Programme communication or behaviour change communication is a research-based consultative process of addressing knowledge, attitudes and practices through identifying, analysing and segmenting audiences and participants in programmes by providing them with relevant information and motivation through well-defined strategies, using an audience-appropriate mix of interpersonal, group and mass-media channels, including participatory methods.

Advocacy is a continuous and adaptive process of gathering, organising and formulating information into argument, to be communicated to decision-makers (often policy elites) through various interpersonal and media channels, with a view to influencing their decision towards raising resources or political and social leadership acceptance and commitment for a development programme, thereby preparing a society for its acceptance.

Social mobilisation is a process of bringing together all feasible and practical intersectoral social partners and allies to determine felt-need and raise awareness of, and demand for, a particular development objective. It involves enlisting the participation of such actors, including institutions, groups, networks and communities, in identifying, raising and managing human and material resources, thereby increasing and strengthening self-reliance and sustainability of achievements.

Source: Adapted from UNICEF 2005

The practice of advocacy

  1. Top of page
  2. Abstract
  3. Introduction
  4. Key messages
  5. The landscape for advocacy and strategic communication
  6. The practice of advocacy
  7. Case study: Uganda
  8. Case study: Vietnam
  9. Case study: Bangladesh
  10. Case study: a practitioner profile
  11. From policy elites to broader public engagement
  12. The way forward
  13. Conclusion
  14. Acknowledgements
  15. Source of funding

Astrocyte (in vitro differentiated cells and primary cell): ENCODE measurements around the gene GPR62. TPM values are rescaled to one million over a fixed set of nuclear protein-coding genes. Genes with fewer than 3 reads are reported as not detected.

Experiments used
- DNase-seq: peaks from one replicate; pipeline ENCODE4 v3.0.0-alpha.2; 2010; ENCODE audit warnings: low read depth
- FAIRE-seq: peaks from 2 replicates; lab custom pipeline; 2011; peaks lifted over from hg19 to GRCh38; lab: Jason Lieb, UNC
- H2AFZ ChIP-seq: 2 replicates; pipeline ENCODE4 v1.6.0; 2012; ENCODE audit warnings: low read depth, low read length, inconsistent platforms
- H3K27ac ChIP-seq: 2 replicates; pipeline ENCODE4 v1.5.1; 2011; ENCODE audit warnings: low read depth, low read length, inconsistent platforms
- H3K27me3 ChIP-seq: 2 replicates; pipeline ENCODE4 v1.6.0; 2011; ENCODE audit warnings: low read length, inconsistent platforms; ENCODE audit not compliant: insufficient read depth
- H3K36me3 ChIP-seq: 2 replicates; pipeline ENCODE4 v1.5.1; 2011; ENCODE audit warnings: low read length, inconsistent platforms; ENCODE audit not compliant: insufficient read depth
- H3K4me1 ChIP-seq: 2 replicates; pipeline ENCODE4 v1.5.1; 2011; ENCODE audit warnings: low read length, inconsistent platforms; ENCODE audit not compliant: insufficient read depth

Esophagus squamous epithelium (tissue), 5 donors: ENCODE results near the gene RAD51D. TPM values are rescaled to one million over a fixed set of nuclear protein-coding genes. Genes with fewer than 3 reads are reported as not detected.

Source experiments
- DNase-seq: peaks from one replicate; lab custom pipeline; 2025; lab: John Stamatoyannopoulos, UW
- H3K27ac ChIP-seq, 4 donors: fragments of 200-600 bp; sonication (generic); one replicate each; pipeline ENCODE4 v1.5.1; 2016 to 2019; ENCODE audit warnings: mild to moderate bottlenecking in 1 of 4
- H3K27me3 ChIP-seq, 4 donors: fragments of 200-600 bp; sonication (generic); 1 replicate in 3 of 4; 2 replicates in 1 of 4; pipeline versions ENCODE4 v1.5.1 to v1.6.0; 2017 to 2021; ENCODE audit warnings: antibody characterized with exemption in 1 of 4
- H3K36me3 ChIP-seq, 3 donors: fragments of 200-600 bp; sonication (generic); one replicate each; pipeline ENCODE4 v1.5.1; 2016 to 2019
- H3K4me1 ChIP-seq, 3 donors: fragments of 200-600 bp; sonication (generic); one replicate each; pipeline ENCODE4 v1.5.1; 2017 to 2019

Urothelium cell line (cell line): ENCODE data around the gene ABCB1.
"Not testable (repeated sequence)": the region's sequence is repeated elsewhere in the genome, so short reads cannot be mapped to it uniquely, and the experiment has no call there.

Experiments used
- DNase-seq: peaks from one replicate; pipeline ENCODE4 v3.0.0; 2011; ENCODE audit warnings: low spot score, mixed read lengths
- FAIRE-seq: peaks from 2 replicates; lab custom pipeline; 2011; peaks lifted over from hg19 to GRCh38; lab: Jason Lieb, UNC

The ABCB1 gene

16. Conflicts of interest
  17. Contributions
  18. References

Advocacy has been described as an activity conducted on the basis of experience and tacit knowledge (Figueroa et al. 2002), as opposed to a more codified, evidence-based and prescriptive approach seen in other professional domains (e.g. accounting, logistics planning and treating disease). In large part, this is because advocacy represents an intervention into complex, dynamic and highly contextual socio-political systems, in which the strategies and tactics must be adjusted on a continual basis in light of rapidly changing conditions, reactions from actors and feedback.

In situations such as this, capacities and practices can be strengthened by sharing and analysing experiences in varying contexts, deriving general principles and learning to adapt these principles to new contexts. The following examples are provided to illustrate the insights to be gained by examining the practice of advocacy at a fine-grain level of detail and sharing the principles more widely. Two of the cases described here focus on improving complementary feeding, which is a key issue for stunting prevention and has not received as much attention as breastfeeding in recent years (Piwoz et al. 2003).

Case study: Uganda

  1. Top of page
  2. Abstract
  3. Introduction
  4. Key messages
  5. The landscape for advocacy and strategic communication
  6. The practice of advocacy
  7. Case study: Uganda
  8. Case study: Vietnam
  9. Case study: Bangladesh
  10. Case study: a practitioner profile
  11. From policy elites to broader public engagement
  12. The way forward
  13. Conclusion
  14. Acknowledgements
  15. Source of funding
  16. Conflicts of interest
  17. Contributions
  18. References

Context

Although high levels of stunting had been reported in Uganda in previous national surveys (up to 2006), little had been done to make stunting a national issue. Coordination mechanisms were sector led and had not succeeded to mobilise different actors to address the issue. Previous advocacy efforts had not been sustained nor reached the key policy-/decision-makers as they involved only technical staff.